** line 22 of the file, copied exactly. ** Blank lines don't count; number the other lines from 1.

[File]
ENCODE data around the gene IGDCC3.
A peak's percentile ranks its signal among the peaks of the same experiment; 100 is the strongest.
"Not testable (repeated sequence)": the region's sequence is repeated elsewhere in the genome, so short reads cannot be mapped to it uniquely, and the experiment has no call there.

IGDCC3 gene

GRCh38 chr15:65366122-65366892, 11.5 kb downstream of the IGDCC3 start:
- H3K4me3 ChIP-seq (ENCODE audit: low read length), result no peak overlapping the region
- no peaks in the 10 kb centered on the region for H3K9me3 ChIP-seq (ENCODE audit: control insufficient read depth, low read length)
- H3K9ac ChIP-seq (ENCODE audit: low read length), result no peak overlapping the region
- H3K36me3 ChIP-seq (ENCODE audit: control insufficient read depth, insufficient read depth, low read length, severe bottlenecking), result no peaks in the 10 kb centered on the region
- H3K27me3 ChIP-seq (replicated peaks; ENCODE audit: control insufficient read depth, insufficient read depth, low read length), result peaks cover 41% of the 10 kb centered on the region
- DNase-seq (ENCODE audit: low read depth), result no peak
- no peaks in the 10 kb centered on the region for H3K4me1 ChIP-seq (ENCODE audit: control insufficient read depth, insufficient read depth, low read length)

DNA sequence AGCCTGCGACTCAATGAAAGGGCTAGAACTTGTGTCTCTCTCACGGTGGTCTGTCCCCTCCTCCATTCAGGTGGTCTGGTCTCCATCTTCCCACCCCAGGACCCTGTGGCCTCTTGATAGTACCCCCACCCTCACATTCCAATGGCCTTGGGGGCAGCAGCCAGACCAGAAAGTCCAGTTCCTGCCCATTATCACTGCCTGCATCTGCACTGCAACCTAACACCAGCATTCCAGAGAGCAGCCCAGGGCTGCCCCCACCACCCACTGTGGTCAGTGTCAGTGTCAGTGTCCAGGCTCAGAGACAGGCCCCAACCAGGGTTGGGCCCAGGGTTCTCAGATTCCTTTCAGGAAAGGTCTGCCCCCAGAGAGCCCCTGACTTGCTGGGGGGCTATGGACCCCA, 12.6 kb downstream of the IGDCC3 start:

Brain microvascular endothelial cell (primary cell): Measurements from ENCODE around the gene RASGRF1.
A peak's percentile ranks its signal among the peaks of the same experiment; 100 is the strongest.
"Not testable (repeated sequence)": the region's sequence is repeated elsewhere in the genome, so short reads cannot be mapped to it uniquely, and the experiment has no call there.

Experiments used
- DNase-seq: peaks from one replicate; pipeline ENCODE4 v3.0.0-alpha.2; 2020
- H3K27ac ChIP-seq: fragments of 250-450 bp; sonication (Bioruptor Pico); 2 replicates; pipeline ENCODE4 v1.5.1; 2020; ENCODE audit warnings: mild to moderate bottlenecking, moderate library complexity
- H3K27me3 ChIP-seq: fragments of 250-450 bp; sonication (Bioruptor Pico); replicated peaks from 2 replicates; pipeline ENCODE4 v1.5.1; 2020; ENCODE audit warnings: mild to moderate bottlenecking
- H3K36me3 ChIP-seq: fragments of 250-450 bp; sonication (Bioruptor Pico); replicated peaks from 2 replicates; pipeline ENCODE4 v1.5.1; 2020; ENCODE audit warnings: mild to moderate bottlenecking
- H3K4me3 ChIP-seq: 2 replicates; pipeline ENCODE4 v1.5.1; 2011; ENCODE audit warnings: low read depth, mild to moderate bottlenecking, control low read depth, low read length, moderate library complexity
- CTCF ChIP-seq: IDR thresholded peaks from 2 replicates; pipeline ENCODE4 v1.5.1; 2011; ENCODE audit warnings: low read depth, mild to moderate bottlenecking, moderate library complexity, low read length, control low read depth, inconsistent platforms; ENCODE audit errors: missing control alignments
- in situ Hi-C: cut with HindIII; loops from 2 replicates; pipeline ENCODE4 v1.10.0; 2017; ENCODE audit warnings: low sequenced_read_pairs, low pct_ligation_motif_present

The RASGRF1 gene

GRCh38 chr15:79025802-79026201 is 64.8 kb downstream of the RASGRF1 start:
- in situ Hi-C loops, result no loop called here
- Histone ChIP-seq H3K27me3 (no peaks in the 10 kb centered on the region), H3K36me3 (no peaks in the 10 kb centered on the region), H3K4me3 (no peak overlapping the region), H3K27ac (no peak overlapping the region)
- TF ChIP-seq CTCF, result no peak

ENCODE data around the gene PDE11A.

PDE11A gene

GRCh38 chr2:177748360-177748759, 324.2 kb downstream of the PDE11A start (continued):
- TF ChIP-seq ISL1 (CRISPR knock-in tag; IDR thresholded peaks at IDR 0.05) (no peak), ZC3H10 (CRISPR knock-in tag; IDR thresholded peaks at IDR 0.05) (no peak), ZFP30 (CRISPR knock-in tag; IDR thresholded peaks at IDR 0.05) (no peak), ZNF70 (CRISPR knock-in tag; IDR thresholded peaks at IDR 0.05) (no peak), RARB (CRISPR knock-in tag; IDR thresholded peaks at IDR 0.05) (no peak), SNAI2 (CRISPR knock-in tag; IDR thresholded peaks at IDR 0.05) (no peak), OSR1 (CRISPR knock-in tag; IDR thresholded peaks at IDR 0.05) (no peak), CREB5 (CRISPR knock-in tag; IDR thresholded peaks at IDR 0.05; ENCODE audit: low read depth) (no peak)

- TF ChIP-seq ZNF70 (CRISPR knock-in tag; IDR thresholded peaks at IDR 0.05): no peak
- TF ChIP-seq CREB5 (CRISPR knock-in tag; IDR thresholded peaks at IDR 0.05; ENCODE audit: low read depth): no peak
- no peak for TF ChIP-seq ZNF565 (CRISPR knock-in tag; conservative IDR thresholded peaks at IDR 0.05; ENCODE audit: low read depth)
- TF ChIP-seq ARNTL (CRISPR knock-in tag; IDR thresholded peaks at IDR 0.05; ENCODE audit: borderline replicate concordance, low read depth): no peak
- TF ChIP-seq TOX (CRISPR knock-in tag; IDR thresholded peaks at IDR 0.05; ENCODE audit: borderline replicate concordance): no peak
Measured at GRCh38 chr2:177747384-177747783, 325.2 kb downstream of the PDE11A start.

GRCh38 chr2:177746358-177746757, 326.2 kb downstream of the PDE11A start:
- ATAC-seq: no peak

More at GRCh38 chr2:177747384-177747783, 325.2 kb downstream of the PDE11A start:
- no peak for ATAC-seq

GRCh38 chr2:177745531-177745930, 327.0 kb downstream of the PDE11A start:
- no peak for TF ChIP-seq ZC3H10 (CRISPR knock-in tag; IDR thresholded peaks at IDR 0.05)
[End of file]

- H3K4me3 ChIP-seq: 2 replicates; pipeline ENCODE4 v1.5.1; 2011; ENCODE audit warnings: low read depth, mild to moderate bottlenecking, control low read depth, low read length, moderate library complexity